The parallels between the response to Ebola and COVID-19 are striking. Public health infrastructure during Ebola came to a grinding halt. In a desperate attempt to control the virus, governments employed many of the current social distancing strategies. These included school closures, curfews, and quarantines.
As Ebola spread throughout West Africa, heavily burdened relief efforts failed to account for particularly vulnerable populations. The needs of women and girls, especially concerning sexual and gender-based violence, were largely ignored in response and recovery planning.
Many organisations waited until Ebola was under control before addressing these needs. By then it was too late.
Independent women’s groups can help address violence against women and girls
One of the key lessons learned from the Ebola outbreak was that epidemics leave women and girls especially vulnerable to violence. Mistakes made during the Ebola epidemic are valuable lessons in the COVID-19 response.
Governments must ensure the protection of women and girls right from the beginning of an epidemic. However, a top-down approach is not enough. Prevention and mitigation initiatives need to be integrated across sectors.
Research has found independent women’s groups to be the single most important factor in addressing violence against women and girls. In light of this, women and girls should be involved in the development and delivery of services during COVID-19. And comprehensive data on the gendered impact of COVID-19 should be collected.
All protective services for women and girls must be classified as “essential” during any disaster. Domestic violence hotlines, safe spaces, sexual and reproductive health services, referral pathways, and justice mechanisms are necessary in pre-pandemic times, and even more important in crisis.
Governments should identify organisations already focused on sexual and gender-based violence and give them the tools and resources to continue supporting women and girls during the pandemic. Since social distancing limits screening opportunities, these organisations should explore alternate entryways for women to access care, especially in places like supermarkets and pharmacies.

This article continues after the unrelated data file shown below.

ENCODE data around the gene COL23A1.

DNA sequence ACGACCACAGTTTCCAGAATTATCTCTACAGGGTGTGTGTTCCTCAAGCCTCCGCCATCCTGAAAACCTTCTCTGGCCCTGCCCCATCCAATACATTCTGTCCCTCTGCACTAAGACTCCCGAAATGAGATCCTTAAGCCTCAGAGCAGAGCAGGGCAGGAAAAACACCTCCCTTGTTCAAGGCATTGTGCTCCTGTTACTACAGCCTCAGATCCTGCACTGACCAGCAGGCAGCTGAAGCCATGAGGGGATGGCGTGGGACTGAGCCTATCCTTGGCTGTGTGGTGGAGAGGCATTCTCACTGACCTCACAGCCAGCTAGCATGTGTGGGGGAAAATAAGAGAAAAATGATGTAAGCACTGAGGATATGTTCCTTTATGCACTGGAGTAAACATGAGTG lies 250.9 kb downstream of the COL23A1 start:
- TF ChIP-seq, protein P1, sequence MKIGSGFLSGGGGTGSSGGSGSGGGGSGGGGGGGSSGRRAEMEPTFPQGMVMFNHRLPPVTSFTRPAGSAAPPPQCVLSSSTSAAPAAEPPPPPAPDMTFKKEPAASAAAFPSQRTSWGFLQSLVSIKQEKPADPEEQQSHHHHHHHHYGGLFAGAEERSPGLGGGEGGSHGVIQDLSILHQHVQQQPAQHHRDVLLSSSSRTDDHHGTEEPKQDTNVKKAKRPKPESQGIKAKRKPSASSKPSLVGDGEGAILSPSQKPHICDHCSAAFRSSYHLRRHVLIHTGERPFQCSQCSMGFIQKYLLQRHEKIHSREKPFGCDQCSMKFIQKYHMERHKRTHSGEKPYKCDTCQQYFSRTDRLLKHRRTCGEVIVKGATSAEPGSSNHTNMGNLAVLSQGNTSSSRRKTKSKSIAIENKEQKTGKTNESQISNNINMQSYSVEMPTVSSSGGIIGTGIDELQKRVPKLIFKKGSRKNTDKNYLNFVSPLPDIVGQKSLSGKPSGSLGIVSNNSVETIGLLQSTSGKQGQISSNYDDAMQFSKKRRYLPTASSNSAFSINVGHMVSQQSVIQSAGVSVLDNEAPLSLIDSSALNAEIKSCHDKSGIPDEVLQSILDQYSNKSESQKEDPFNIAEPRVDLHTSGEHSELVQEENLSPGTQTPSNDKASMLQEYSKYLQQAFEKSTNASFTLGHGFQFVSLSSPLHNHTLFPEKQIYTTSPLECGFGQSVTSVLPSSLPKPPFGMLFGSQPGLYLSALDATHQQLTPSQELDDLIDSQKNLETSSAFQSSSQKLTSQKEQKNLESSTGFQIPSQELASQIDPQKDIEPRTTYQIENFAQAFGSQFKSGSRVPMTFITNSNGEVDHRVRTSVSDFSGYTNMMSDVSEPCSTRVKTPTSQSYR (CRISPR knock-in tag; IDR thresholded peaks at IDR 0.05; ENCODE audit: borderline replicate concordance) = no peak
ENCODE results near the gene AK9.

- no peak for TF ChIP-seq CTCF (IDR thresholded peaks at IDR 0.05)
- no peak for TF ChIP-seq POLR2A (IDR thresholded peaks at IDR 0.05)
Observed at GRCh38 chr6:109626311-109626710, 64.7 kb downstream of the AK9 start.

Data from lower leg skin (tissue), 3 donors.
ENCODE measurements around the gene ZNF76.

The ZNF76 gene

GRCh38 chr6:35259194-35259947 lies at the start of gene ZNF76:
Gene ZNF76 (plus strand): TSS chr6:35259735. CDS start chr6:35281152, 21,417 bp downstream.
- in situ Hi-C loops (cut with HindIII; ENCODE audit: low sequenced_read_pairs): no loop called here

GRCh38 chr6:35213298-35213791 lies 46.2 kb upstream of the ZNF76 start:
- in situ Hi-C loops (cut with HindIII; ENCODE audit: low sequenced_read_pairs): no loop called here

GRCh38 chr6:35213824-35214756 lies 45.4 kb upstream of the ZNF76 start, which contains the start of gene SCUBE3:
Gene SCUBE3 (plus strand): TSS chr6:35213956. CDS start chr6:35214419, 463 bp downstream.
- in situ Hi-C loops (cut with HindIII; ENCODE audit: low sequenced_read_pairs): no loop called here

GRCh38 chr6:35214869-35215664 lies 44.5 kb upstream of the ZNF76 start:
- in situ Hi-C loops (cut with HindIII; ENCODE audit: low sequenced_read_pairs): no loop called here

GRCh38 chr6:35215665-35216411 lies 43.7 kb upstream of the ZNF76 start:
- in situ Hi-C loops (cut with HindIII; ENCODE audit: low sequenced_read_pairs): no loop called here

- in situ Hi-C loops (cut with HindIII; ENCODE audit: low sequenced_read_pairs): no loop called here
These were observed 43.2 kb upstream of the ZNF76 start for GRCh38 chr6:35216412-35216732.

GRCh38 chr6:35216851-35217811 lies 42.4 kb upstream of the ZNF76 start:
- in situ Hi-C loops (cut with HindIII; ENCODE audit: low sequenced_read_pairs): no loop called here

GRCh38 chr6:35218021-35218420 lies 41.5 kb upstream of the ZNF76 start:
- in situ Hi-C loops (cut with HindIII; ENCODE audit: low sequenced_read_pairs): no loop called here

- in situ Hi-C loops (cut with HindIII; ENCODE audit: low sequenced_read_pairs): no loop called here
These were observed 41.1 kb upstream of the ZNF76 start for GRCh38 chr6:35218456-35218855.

As hospitals and clinics deal with infected patients, the health sector should collaborate with gender-violence organisations to deliver services creatively and strengthen referral pathways in accordance with virus mitigation measures.
High-quality clinical care for survivors should be accessible at all times. Community gatekeepers including religious, traditional, women and youth leaders should play a key role in both virus and violence mitigation initiatives. They can also serve as early warning and alert groups within the community.
Frontline workers should be trained to recognise and safely refer cases of sexual and gender-based violence. And women should be aware of the increased risk during times of crisis, and where to access help.
The consequences of sexual and gender-based violence do not end when medical crises are contained. The impact of COVID-19 will be wide-scale, longstanding, and likely generational. Response and recovery planning must ensure that those most impacted by COVID-19 are not forgotten.
Monica Adhiambo Onyango is a clinical associate professor of global health at Boston University in the United States. Follow her on Twitter @adhiambonyango. Additional research was done by Alexandra Regan, a Master of Public Health candidate at Boston University School of Public Health.